What You Don’t Know Won’t Hurt You

“What you don’t know won’t hurt you” is an old idiom that many of us have heard over the years. It essentially means that if you do not know about a problem or a misdeed, you do not have to worry about it, feel responsible for it, or get upset about it. In essence, if we can’t see it, can’t feel it, can’t hear it, or can’t touch it, then it won’t hurt us. The unknown becomes our safe haven as we choose not to engage that which is powerfully present.

And yet, at the dawning of this new decade, who would have thought that we would be faced with this unknown force called COVID-19? This invisible force is something that we cannot make tangible with our senses but it is changing the way we do life. It is changing people. Continue reading

Mother’s Day

I am a mother of two. One bright, creative, full of life five year old and her sister who lives in heaven. Mother’s Day has always been tricky for me. Don’t get me wrong. I love recognizing my mom, both of my grandmothers and the many other important “mothering” people in my life. My living child has an amazing godmother and many positive female role models but Mother’s Day is a challenge.

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Youth Ministry in a Pandemic

No one knows how to do ministry in a pandemic. This is all so difficult. My Presbyterian Youth Workers Association (PYWA) colleagues and I worked with the Office of Faith Formation to help provide some support to youth workers through some Quicksheets. The Quicksheet, “Stay Home, Stay Connected” gives youth workers some ideas about how to use our gifts of support and connection virtually as we do ministry in the midst of a pandemic. We are all doing our best and trying new things.

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A VIRTUAL BIBLE BRIDGE

Let’s seize upon social distancing to build a virtual bridge (via Zoom) between our children/families and church staff, along with congregants known to have a special skill or hobby, or just a love for children. Beyond your church resources, many curriculum partners now offer FREE online “pandemic” materials (see attached). The Zoom platform is user-friendly and we all know techie folks. Our work is to coordinate these virtual partners.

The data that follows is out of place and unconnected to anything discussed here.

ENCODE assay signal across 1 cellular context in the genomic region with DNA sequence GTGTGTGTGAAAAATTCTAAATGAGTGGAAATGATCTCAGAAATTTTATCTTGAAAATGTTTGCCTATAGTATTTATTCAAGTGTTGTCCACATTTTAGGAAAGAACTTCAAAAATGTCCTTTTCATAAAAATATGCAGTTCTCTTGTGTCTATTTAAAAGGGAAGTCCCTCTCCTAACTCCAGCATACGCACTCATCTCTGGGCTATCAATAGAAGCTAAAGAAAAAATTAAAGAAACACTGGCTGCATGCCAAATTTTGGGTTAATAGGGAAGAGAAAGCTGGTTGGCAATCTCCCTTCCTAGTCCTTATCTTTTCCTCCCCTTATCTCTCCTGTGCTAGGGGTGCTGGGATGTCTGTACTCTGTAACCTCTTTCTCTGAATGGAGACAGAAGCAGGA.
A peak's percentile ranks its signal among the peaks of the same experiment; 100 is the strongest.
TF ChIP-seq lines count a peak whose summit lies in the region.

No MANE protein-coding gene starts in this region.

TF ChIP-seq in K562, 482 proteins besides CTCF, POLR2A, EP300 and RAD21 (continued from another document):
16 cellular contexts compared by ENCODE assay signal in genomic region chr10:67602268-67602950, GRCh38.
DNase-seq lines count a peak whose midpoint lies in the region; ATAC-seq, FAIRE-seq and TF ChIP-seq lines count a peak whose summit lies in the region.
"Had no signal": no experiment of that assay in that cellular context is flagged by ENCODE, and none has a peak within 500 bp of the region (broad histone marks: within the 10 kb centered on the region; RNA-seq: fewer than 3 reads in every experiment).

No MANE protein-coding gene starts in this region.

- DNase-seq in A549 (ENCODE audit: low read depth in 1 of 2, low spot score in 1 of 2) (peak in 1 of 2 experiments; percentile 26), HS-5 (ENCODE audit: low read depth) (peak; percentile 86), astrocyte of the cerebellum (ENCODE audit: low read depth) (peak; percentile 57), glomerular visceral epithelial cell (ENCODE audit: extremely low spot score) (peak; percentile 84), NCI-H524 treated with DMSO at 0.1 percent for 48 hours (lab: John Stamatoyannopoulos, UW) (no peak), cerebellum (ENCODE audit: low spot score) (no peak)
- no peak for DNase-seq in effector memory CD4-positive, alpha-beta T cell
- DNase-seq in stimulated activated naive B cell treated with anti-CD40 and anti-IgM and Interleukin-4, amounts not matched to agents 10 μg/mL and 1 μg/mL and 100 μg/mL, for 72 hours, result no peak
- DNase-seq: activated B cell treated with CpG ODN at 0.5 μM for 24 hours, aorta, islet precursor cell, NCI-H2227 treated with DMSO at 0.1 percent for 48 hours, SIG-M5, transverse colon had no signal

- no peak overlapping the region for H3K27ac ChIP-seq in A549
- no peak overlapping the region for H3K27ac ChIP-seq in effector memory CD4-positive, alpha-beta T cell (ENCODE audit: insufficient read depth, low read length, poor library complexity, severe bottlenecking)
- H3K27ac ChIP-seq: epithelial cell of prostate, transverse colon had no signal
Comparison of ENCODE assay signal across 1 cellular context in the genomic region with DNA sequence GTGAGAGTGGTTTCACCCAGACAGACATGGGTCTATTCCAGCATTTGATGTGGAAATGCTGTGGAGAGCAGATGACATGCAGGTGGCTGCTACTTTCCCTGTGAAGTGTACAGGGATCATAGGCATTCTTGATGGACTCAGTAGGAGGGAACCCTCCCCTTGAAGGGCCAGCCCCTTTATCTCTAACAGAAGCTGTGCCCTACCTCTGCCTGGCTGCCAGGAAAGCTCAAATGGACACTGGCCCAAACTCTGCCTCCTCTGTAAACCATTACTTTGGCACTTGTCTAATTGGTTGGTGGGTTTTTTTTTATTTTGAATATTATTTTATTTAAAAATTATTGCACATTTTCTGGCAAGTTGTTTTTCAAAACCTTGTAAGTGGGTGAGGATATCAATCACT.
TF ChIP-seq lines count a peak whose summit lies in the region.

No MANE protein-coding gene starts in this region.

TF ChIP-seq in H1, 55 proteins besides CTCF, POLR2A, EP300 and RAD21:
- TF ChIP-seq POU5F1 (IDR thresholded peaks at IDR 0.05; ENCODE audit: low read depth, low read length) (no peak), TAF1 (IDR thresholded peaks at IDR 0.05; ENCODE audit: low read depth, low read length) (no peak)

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Words of Hope

According to an Atlanta Journal-Constitution article and the Department of Homeland Security, there are estimated to be 480,000 immigrants of all ages and genders living without legal status in Georgia in 2010. Georgia is also home to three operating detention facilities housing those apprehended without proper documentation and/or other offenses.

The circumstances of many of the detainees involve weeks awaiting a fate that usually ends in deportation. In some cases, deportation to a country that is unfamiliar, dangerous, without family and without hope of ever seeing U.S. born children again.

The summer of 2013, I was asked by Lutheran Services of Georgia (LSG) to compile a Bible study for female detainees that would compliment their visitation program called Friends in Hope (FIH) Continue reading

Journey from Isolation to Community

Evelyn McMullen shares some thoughts about embracing families where one or more children have special needs. This is a reblog from Columbia Connections

Columbia Connections

By Dr. Evelyn Worth McMullen, Director of Bright Threads Ministries

Over the past few months I’ve had the privilege of hearing the stories of a number of parents whose children have special needs. Stories of pain and stories of joy; stories of brokenness and stories of hope. One recurring theme is isolation. Participation in social settings, even with extended family, is made difficult by the effort of continual caregiving. Parents advocate for their children as they navigate healthcare systems, education options, and even family birthday parties. It’s no wonder they find community among others whose lives have similar challenges. Parents get to know one another at Special Olympics events, in the waiting rooms of clinics and emergency rooms, and at meetings to explain changes in the “med waiver” requirements.So how can we, as the body of Christ, offer community to families who may feel as if they don’t belong?

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Grief to Bear

I am about to attend the second of two memorial services this week –people of strong faith who I’m sure are with God and who are no longer in pain. While knowing that they have moved from life into life, it is still difficult to bear their loss. Our beloved former president of Columbia Theological Seminary, Steve Hayner, will soon be lifted up in communal remembrance. He and his wife, Sharol Hayner have let us walk with them in this journey through pancreatic cancer by means of the CaringBridge website. In tribute to their incredible witness of faith, I lift up here a portion of one of Sharol’s posts from October 8, 2014 on discipleship during difficult times: Continue reading